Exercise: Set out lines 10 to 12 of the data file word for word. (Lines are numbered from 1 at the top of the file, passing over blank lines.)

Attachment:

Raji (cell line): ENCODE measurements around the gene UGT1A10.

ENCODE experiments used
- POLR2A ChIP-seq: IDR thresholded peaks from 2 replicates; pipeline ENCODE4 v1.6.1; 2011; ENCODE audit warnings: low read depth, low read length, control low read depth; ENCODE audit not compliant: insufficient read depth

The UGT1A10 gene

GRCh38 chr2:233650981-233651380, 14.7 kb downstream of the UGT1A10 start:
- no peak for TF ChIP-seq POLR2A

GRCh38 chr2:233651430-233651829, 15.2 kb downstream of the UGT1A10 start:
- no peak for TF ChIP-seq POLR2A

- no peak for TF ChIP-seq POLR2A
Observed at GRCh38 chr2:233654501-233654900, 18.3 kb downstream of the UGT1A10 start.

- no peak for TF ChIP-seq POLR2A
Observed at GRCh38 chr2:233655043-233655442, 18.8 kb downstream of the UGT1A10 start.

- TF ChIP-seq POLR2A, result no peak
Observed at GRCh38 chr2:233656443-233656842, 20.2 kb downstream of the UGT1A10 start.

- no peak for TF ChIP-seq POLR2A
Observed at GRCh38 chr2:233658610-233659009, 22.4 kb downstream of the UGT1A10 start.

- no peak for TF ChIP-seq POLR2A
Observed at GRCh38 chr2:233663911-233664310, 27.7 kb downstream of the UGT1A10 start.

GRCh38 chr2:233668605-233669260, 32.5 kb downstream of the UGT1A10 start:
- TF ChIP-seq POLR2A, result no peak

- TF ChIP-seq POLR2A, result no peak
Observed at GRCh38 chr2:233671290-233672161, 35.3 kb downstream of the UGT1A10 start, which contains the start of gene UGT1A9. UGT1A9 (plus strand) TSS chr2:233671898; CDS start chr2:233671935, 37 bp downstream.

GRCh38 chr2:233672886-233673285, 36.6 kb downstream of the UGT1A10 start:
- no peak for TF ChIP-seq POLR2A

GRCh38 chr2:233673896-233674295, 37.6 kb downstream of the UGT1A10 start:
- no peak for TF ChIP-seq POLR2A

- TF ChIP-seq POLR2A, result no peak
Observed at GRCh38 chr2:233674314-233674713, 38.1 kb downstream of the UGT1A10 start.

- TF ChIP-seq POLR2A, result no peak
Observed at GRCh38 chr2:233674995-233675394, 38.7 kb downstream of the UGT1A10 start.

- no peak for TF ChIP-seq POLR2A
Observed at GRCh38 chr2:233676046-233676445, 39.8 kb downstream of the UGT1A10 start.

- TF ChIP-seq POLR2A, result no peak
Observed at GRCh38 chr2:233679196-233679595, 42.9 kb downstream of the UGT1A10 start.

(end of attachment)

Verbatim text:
Observed at GRCh38 chr2:233654501-233654900, 18.3 kb downstream of the UGT1A10 start.

- no peak for TF ChIP-seq POLR2A
Observed at GRCh38 chr2:233655043-233655442, 18.8 kb downstream of the UGT1A10 start.